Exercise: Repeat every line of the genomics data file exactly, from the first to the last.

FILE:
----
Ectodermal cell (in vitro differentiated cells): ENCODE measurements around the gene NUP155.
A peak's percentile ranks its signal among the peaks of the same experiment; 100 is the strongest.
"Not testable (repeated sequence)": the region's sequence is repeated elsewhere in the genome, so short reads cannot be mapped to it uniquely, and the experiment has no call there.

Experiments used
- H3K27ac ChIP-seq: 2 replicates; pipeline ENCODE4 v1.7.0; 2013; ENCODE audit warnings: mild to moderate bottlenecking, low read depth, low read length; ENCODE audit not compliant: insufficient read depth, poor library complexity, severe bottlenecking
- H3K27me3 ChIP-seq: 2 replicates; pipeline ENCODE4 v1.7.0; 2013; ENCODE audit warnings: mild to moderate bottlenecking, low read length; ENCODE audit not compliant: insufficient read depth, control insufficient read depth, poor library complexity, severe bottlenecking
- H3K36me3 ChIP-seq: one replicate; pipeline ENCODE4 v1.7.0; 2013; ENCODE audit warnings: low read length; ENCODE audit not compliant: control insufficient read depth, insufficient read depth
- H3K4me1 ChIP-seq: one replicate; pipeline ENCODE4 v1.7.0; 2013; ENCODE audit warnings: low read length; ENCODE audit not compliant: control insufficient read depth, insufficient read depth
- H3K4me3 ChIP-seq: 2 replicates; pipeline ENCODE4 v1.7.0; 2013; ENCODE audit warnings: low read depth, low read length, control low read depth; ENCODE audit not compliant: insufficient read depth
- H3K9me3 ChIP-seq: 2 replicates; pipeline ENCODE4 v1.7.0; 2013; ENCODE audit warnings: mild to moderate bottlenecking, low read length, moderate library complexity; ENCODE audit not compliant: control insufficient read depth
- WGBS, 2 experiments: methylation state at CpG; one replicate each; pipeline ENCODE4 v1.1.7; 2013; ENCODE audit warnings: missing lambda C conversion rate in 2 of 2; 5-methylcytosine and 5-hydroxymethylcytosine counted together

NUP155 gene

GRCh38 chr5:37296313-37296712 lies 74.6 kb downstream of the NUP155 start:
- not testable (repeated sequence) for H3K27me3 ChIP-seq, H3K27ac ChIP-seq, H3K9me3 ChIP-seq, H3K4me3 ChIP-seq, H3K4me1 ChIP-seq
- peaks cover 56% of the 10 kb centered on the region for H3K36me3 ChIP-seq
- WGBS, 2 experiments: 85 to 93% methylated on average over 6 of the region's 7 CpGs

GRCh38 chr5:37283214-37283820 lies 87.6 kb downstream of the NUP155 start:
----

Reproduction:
Ectodermal cell (in vitro differentiated cells): ENCODE measurements around the gene NUP155.
A peak's percentile ranks its signal among the peaks of the same experiment; 100 is the strongest.
"Not testable (repeated sequence)": the region's sequence is repeated elsewhere in the genome, so short reads cannot be mapped to it uniquely, and the experiment has no call there.

Experiments used
- H3K27ac ChIP-seq: 2 replicates; pipeline ENCODE4 v1.7.0; 2013; ENCODE audit warnings: mild to moderate bottlenecking, low read depth, low read length; ENCODE audit not compliant: insufficient read depth, poor library complexity, severe bottlenecking
- H3K27me3 ChIP-seq: 2 replicates; pipeline ENCODE4 v1.7.0; 2013; ENCODE audit warnings: mild to moderate bottlenecking, low read length; ENCODE audit not compliant: insufficient read depth, control insufficient read depth, poor library complexity, severe bottlenecking
- H3K36me3 ChIP-seq: one replicate; pipeline ENCODE4 v1.7.0; 2013; ENCODE audit warnings: low read length; ENCODE audit not compliant: control insufficient read depth, insufficient read depth
- H3K4me1 ChIP-seq: one replicate; pipeline ENCODE4 v1.7.0; 2013; ENCODE audit warnings: low read length; ENCODE audit not compliant: control insufficient read depth, insufficient read depth
- H3K4me3 ChIP-seq: 2 replicates; pipeline ENCODE4 v1.7.0; 2013; ENCODE audit warnings: low read depth, low read length, control low read depth; ENCODE audit not compliant: insufficient read depth
- H3K9me3 ChIP-seq: 2 replicates; pipeline ENCODE4 v1.7.0; 2013; ENCODE audit warnings: mild to moderate bottlenecking, low read length, moderate library complexity; ENCODE audit not compliant: control insufficient read depth
- WGBS, 2 experiments: methylation state at CpG; one replicate each; pipeline ENCODE4 v1.1.7; 2013; ENCODE audit warnings: missing lambda C conversion rate in 2 of 2; 5-methylcytosine and 5-hydroxymethylcytosine counted together

NUP155 gene

GRCh38 chr5:37296313-37296712 lies 74.6 kb downstream of the NUP155 start:
- not testable (repeated sequence) for H3K27me3 ChIP-seq, H3K27ac ChIP-seq, H3K9me3 ChIP-seq, H3K4me3 ChIP-seq, H3K4me1 ChIP-seq
- peaks cover 56% of the 10 kb centered on the region for H3K36me3 ChIP-seq
- WGBS, 2 experiments: 85 to 93% methylated on average over 6 of the region's 7 CpGs

GRCh38 chr5:37283214-37283820 lies 87.6 kb downstream of the NUP155 start: